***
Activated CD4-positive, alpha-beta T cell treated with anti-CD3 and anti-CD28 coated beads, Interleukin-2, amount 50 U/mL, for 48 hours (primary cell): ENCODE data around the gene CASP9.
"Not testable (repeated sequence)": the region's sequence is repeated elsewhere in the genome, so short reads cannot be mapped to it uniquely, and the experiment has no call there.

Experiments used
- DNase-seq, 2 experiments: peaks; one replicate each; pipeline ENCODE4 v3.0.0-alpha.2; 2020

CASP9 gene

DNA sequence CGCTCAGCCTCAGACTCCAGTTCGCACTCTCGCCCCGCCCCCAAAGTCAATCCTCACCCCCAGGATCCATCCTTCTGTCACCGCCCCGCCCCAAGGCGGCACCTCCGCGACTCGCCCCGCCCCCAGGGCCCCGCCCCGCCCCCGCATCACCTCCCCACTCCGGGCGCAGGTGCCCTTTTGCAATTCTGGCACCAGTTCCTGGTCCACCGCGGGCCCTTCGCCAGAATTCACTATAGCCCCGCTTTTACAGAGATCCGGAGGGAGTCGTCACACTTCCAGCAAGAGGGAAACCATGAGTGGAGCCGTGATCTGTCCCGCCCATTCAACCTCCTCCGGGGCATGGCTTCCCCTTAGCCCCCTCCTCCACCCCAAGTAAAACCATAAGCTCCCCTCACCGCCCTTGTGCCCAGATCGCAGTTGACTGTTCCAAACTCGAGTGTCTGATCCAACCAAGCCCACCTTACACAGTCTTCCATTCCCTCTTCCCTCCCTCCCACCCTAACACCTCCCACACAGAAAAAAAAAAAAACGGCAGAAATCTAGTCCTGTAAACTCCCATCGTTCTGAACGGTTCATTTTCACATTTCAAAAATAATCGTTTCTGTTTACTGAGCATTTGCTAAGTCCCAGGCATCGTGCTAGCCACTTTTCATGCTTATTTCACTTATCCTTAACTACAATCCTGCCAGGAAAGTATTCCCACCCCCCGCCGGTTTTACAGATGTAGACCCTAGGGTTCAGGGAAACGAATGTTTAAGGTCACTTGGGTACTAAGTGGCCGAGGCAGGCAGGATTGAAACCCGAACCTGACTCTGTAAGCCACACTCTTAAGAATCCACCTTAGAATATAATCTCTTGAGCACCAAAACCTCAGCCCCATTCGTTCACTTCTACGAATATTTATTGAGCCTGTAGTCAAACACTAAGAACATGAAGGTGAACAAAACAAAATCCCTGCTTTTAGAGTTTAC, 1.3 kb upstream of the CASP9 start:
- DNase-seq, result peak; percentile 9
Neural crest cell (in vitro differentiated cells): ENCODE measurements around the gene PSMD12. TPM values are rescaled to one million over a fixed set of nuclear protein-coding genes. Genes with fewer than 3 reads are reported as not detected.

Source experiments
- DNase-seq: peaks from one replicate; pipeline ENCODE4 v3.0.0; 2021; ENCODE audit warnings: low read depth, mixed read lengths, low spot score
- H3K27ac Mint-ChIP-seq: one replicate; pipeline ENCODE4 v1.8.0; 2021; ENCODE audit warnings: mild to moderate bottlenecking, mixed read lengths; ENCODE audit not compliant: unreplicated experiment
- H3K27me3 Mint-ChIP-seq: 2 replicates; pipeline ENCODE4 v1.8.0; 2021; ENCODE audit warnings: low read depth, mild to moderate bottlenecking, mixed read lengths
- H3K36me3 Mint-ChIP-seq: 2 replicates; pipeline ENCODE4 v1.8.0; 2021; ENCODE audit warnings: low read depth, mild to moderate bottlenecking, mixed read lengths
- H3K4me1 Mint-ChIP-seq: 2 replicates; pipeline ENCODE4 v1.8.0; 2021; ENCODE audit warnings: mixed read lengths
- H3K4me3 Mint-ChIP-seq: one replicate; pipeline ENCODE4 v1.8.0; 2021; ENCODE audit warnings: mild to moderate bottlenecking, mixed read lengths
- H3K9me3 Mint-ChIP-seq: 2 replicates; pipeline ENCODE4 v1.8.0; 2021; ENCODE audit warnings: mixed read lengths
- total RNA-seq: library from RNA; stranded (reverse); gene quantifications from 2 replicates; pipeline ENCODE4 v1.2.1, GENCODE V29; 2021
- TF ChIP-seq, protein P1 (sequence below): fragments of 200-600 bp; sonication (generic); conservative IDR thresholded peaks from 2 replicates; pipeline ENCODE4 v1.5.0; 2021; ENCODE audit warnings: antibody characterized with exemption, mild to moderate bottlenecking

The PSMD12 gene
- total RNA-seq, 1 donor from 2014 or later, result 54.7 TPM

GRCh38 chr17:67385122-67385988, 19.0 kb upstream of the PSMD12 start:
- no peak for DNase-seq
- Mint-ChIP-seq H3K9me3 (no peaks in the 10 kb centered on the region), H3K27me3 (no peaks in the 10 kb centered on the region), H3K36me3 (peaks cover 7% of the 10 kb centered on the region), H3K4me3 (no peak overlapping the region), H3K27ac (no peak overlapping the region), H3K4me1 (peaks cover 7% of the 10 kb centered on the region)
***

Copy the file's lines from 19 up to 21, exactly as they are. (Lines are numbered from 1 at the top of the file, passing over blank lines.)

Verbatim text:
The PSMD12 gene
- total RNA-seq, 1 donor from 2014 or later, result 54.7 TPM

GRCh38 chr17:67385122-67385988, 19.0 kb upstream of the PSMD12 start: